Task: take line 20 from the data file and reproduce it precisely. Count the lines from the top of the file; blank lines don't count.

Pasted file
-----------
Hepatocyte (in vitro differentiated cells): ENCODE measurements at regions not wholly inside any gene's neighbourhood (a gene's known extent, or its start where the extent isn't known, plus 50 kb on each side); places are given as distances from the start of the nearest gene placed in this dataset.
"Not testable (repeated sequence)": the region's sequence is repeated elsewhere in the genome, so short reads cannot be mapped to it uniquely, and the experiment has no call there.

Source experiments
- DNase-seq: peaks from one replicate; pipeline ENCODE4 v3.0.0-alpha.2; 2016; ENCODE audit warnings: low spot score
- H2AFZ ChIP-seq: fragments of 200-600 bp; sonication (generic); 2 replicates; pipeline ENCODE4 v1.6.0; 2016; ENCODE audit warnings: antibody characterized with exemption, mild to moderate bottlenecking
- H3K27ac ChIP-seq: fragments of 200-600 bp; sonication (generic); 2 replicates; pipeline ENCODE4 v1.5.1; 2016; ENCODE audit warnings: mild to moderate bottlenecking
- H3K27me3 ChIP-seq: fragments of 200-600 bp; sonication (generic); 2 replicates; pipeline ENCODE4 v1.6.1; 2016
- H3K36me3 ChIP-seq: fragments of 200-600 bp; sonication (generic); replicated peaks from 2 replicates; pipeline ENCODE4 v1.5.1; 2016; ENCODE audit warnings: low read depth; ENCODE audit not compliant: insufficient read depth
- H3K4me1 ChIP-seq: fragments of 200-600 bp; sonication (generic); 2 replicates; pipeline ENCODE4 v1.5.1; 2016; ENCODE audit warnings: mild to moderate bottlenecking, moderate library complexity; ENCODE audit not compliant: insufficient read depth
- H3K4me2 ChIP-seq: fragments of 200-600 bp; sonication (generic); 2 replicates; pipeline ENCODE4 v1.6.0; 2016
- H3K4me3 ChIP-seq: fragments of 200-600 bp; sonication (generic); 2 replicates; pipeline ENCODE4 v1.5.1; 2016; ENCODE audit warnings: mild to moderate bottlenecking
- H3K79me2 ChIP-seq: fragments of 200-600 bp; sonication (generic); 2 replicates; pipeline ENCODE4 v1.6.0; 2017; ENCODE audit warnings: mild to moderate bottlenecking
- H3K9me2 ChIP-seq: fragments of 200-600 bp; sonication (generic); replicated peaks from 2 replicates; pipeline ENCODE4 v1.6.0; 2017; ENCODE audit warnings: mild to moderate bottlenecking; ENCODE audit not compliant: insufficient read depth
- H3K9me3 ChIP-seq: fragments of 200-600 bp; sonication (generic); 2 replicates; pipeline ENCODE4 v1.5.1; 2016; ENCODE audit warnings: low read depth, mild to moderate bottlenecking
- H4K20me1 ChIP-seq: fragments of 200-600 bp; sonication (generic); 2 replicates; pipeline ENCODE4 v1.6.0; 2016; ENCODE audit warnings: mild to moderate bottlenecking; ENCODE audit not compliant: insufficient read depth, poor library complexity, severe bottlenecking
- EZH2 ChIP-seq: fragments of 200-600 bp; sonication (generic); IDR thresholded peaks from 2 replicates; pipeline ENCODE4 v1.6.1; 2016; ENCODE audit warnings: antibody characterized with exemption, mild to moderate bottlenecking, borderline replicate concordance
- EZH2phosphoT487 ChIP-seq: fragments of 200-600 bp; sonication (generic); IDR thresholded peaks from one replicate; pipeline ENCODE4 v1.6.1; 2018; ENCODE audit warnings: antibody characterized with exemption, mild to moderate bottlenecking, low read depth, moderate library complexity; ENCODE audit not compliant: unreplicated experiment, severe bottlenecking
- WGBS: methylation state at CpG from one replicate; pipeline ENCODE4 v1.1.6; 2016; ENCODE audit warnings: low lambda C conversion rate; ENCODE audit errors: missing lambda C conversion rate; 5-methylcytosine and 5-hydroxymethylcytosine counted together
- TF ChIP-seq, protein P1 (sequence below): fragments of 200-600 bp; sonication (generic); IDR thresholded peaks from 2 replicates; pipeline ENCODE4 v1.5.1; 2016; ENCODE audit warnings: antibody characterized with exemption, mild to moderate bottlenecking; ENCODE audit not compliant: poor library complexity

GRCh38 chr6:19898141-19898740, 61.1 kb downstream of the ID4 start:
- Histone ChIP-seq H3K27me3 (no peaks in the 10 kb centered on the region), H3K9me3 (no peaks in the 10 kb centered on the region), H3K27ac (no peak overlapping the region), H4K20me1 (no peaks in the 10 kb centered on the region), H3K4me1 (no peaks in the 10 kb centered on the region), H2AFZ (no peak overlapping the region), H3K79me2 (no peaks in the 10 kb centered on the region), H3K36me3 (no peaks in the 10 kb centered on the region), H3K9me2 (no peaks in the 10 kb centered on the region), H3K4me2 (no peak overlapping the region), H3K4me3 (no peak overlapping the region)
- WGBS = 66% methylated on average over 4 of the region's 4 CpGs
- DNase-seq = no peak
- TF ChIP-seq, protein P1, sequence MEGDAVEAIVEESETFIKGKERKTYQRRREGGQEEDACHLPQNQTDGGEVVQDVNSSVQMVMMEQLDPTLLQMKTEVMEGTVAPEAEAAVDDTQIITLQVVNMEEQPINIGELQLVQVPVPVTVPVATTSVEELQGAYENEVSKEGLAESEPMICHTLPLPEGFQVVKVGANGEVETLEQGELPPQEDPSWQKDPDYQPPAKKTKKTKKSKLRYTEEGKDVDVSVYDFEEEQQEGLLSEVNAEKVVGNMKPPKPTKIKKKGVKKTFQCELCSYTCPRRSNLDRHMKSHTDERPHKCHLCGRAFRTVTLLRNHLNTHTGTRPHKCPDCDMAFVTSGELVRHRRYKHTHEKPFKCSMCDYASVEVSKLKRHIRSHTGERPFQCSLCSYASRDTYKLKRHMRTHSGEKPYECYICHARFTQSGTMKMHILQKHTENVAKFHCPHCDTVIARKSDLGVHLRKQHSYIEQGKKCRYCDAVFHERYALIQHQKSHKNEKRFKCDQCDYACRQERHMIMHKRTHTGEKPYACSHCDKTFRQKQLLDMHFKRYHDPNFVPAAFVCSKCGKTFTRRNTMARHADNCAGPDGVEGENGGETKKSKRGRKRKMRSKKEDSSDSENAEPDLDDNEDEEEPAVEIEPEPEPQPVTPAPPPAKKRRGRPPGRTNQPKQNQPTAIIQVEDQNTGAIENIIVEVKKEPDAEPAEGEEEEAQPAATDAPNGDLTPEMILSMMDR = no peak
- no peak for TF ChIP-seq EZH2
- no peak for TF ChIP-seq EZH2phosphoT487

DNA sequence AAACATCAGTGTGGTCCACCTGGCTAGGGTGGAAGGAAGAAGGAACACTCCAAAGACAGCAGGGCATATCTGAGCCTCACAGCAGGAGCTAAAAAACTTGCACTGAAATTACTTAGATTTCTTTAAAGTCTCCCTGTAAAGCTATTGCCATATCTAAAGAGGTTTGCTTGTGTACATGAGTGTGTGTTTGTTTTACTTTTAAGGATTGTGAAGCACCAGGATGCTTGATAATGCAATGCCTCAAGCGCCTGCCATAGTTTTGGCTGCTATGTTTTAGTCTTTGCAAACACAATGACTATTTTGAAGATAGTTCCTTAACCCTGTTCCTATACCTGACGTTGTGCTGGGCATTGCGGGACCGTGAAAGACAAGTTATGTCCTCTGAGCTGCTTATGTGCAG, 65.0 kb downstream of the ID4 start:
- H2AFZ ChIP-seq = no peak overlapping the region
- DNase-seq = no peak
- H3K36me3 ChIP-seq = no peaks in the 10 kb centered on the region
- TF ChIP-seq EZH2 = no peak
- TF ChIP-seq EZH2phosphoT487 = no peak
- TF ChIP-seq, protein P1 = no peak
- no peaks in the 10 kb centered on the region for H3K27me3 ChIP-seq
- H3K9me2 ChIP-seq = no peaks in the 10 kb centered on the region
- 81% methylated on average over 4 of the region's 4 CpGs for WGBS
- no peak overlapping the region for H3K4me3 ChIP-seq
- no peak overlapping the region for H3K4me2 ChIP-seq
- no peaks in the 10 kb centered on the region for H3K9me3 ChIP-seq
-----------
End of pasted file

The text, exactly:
GRCh38 chr6:19898141-19898740, 61.1 kb downstream of the ID4 start: